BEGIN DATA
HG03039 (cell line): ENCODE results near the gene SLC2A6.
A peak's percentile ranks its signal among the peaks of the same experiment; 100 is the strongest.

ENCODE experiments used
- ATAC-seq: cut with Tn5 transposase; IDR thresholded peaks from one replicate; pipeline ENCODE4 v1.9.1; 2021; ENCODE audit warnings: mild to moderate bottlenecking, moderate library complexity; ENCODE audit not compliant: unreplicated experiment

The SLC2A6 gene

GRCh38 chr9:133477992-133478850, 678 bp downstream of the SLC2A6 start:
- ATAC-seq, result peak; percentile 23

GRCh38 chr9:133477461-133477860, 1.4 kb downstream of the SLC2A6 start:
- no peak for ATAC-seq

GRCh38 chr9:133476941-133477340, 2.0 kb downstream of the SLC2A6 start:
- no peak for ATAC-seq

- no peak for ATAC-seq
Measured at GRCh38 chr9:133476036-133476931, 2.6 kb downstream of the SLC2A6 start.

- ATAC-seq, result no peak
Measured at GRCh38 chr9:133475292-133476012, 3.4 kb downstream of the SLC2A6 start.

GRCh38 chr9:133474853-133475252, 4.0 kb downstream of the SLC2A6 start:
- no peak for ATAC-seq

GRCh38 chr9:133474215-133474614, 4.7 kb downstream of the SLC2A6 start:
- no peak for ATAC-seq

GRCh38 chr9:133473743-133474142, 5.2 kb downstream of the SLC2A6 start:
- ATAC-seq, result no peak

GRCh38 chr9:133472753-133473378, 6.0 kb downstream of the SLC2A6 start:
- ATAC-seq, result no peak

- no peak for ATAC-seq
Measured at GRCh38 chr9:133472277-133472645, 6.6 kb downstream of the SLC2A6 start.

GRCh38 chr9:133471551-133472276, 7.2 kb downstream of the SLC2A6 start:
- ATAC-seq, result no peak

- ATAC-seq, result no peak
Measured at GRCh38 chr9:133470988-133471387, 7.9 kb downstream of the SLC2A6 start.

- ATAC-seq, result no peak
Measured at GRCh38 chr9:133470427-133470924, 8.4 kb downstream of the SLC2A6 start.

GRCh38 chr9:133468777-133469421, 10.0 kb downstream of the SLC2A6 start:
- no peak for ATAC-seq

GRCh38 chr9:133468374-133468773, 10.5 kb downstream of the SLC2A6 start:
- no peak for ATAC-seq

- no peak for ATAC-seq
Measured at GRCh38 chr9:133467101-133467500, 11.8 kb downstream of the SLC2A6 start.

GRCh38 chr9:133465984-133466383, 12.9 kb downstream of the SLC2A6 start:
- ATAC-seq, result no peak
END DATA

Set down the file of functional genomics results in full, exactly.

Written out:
HG03039 (cell line): ENCODE results near the gene SLC2A6.
A peak's percentile ranks its signal among the peaks of the same experiment; 100 is the strongest.

ENCODE experiments used
- ATAC-seq: cut with Tn5 transposase; IDR thresholded peaks from one replicate; pipeline ENCODE4 v1.9.1; 2021; ENCODE audit warnings: mild to moderate bottlenecking, moderate library complexity; ENCODE audit not compliant: unreplicated experiment

The SLC2A6 gene

GRCh38 chr9:133477992-133478850, 678 bp downstream of the SLC2A6 start:
- ATAC-seq, result peak; percentile 23

GRCh38 chr9:133477461-133477860, 1.4 kb downstream of the SLC2A6 start:
- no peak for ATAC-seq

GRCh38 chr9:133476941-133477340, 2.0 kb downstream of the SLC2A6 start:
- no peak for ATAC-seq

- no peak for ATAC-seq
Measured at GRCh38 chr9:133476036-133476931, 2.6 kb downstream of the SLC2A6 start.

- ATAC-seq, result no peak
Measured at GRCh38 chr9:133475292-133476012, 3.4 kb downstream of the SLC2A6 start.

GRCh38 chr9:133474853-133475252, 4.0 kb downstream of the SLC2A6 start:
- no peak for ATAC-seq

GRCh38 chr9:133474215-133474614, 4.7 kb downstream of the SLC2A6 start:
- no peak for ATAC-seq

GRCh38 chr9:133473743-133474142, 5.2 kb downstream of the SLC2A6 start:
- ATAC-seq, result no peak

GRCh38 chr9:133472753-133473378, 6.0 kb downstream of the SLC2A6 start:
- ATAC-seq, result no peak

- no peak for ATAC-seq
Measured at GRCh38 chr9:133472277-133472645, 6.6 kb downstream of the SLC2A6 start.

GRCh38 chr9:133471551-133472276, 7.2 kb downstream of the SLC2A6 start:
- ATAC-seq, result no peak

- ATAC-seq, result no peak
Measured at GRCh38 chr9:133470988-133471387, 7.9 kb downstream of the SLC2A6 start.

- ATAC-seq, result no peak
Measured at GRCh38 chr9:133470427-133470924, 8.4 kb downstream of the SLC2A6 start.

GRCh38 chr9:133468777-133469421, 10.0 kb downstream of the SLC2A6 start:
- no peak for ATAC-seq

GRCh38 chr9:133468374-133468773, 10.5 kb downstream of the SLC2A6 start:
- no peak for ATAC-seq

- no peak for ATAC-seq
Measured at GRCh38 chr9:133467101-133467500, 11.8 kb downstream of the SLC2A6 start.

GRCh38 chr9:133465984-133466383, 12.9 kb downstream of the SLC2A6 start:
- ATAC-seq, result no peak